As many as 126 MPs of 143 present MPs voted for Finland’s accession to the Alliance. Regarding Sweden, 124 of 144 present MPs supported the country’s decision to join NATO on September 27.

In addition to several MPs from different political parties, far-right MPs voted against the protocols en bloc.

So that would give 17-20 oppose or abstention votes (source isn't too clear on that), so that would not be Fico's party, which is socialist. The DCA with the US, back in Feb, faced a tighter vote though 79-60. From another article on those protests, it seem the far-right party which opposed both is People’s Party Our Slovakia, but they only have 7 votes in parliament nowadays. On the other hand they have 2021 splinter group in the The Republic, which also seems to have voted against, according to Euractiv:

Only members of the far-right parties People’s Party Our Slovakia and The Republic voted against it.

Interestingly, accession has been supported also by members of the SMER party of former Prime Minister Robert Fico. SMER sees the conflict in Ukraine differently than the official Slovak position.

According to Wikipedia, People's Party Our Slovakia won 17 seats in the 2020 election, but suffered several defections including that 5-seat new party splinter in the aftermath. Seemingly that was due mainly to disagreements over the party leader's powers rather than other policy.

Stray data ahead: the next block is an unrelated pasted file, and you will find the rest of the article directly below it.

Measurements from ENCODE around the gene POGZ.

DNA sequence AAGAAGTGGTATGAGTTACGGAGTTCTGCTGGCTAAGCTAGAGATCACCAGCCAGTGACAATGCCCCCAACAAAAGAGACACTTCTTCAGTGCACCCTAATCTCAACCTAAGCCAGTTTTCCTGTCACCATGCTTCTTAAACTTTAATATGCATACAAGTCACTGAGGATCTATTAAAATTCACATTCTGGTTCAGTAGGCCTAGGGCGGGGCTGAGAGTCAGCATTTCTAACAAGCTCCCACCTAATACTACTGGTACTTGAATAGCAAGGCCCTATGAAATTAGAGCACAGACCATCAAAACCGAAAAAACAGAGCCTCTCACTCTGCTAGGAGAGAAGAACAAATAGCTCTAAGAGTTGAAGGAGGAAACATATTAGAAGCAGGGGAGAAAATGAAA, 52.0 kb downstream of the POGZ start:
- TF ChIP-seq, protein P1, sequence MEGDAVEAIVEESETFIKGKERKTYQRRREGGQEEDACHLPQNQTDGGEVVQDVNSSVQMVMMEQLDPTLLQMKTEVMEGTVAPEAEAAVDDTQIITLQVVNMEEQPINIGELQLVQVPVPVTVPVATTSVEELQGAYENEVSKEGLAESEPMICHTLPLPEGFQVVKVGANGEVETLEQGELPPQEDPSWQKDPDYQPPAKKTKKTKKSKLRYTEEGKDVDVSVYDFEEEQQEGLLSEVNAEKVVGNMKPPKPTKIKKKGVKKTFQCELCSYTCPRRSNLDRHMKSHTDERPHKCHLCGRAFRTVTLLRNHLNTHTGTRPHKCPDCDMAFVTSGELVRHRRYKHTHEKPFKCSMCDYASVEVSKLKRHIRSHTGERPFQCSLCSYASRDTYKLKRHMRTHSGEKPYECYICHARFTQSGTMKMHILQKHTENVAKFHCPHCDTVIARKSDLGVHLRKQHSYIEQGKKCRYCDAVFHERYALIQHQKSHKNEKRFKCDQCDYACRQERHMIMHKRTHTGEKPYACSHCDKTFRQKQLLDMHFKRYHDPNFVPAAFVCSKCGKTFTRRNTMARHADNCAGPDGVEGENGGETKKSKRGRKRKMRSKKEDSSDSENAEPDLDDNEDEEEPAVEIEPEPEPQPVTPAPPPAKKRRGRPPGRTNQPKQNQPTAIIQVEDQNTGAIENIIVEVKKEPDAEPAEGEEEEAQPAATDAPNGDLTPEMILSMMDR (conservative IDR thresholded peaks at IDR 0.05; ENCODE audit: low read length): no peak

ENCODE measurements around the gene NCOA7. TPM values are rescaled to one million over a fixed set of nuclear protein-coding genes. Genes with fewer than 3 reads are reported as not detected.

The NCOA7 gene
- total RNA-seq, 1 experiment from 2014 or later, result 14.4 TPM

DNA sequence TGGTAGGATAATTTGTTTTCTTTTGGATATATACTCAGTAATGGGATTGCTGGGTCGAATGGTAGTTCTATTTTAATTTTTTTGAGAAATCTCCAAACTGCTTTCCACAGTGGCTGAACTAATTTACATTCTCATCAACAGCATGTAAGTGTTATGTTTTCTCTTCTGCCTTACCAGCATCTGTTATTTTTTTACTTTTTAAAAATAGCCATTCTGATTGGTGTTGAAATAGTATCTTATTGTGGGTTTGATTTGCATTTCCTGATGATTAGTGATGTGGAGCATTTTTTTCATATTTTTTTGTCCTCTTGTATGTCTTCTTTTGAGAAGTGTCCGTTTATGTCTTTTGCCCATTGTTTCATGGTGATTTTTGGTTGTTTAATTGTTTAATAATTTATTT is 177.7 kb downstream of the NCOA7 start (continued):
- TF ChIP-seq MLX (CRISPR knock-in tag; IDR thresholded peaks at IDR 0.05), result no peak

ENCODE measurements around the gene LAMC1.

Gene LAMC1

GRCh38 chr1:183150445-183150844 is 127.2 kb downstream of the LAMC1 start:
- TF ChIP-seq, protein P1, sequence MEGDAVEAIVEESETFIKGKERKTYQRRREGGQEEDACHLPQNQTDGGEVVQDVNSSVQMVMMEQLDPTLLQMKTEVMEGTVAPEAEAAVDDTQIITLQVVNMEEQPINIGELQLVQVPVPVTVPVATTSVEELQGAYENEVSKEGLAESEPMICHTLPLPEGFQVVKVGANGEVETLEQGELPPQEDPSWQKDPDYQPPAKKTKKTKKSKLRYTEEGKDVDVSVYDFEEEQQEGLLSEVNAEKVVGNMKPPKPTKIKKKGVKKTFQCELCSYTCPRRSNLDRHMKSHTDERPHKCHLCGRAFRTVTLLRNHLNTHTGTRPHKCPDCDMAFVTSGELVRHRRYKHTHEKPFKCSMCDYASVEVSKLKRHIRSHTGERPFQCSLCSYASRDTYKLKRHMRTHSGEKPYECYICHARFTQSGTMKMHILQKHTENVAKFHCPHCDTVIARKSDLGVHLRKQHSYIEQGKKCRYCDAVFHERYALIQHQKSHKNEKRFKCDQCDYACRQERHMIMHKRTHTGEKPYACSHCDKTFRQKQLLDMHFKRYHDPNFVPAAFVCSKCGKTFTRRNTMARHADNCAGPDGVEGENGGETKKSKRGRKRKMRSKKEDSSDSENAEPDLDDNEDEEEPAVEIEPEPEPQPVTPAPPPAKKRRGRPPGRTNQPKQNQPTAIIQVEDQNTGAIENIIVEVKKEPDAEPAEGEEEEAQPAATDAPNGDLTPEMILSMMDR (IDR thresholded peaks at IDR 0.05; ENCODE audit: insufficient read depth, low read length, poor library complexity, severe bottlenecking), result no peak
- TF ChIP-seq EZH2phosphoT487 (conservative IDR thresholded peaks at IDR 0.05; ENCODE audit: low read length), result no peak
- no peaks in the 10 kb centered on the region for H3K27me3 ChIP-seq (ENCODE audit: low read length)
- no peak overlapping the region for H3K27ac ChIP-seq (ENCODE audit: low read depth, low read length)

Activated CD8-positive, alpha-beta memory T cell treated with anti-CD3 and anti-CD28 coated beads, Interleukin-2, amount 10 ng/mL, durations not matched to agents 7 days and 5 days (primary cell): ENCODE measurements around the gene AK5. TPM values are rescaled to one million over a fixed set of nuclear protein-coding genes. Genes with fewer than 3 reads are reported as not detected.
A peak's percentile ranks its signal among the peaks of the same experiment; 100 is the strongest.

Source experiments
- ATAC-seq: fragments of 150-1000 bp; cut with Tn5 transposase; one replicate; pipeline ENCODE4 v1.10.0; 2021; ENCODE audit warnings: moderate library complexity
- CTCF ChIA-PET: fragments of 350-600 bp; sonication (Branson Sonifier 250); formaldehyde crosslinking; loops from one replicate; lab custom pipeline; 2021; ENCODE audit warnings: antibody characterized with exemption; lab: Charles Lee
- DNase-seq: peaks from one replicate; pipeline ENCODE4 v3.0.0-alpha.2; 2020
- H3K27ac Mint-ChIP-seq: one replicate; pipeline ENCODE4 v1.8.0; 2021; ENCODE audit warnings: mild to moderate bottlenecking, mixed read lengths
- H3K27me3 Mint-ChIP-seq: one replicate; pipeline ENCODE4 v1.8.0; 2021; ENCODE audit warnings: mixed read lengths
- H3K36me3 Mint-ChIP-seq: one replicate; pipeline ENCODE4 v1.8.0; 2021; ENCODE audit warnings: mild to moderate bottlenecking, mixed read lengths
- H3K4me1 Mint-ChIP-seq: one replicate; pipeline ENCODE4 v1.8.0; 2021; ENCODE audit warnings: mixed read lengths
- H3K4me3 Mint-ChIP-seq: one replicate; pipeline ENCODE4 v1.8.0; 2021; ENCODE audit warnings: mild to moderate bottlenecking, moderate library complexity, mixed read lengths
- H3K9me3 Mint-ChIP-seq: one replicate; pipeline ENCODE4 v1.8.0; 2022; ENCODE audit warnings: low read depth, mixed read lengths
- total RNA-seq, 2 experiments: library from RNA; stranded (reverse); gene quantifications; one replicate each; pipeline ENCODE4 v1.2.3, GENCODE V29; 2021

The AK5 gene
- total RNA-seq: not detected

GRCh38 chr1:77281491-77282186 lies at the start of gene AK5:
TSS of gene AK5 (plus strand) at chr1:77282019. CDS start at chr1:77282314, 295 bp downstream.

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    Also of some interest, a Russian diplomatic attaché was apparently caught bribing/paying some disinfo websites in Slovakia lemonde.fr/en/international/article/2022/03/24/… Sep 27, 2022 at 22:04
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    Note that the current government in Slovakia is undergoing a crisis right now (or has just ceased to function, depending on how you look into it). Also, Fico was fighting for survival (several of his close associates have been arrested on charges of corruption, he himself is accused), a chunk of his party split and deserted him, and he found a refuge in anti-EU, far-right rhetoric (despite himself and his party formerly being pro-EU and social oriented party, though with some fondness for former USSR and Russia) and by association, pro-Russian right now. This all played into the voting. Sep 29, 2022 at 10:49